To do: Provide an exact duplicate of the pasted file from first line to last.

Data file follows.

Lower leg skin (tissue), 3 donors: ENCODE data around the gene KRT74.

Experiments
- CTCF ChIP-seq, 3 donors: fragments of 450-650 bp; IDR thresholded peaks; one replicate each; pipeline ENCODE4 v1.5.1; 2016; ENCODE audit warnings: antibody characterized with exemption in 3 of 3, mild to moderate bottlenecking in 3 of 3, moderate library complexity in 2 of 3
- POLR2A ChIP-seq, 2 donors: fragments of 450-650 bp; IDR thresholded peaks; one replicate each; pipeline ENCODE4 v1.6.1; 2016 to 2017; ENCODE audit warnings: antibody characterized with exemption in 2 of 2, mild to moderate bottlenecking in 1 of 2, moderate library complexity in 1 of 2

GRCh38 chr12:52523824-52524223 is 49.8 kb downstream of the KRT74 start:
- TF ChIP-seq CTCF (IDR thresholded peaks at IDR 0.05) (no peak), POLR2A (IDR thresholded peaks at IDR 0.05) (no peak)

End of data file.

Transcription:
Lower leg skin (tissue), 3 donors: ENCODE data around the gene KRT74.

Experiments
- CTCF ChIP-seq, 3 donors: fragments of 450-650 bp; IDR thresholded peaks; one replicate each; pipeline ENCODE4 v1.5.1; 2016; ENCODE audit warnings: antibody characterized with exemption in 3 of 3, mild to moderate bottlenecking in 3 of 3, moderate library complexity in 2 of 3
- POLR2A ChIP-seq, 2 donors: fragments of 450-650 bp; IDR thresholded peaks; one replicate each; pipeline ENCODE4 v1.6.1; 2016 to 2017; ENCODE audit warnings: antibody characterized with exemption in 2 of 2, mild to moderate bottlenecking in 1 of 2, moderate library complexity in 1 of 2

GRCh38 chr12:52523824-52524223 is 49.8 kb downstream of the KRT74 start:
- TF ChIP-seq CTCF (IDR thresholded peaks at IDR 0.05) (no peak), POLR2A (IDR thresholded peaks at IDR 0.05) (no peak)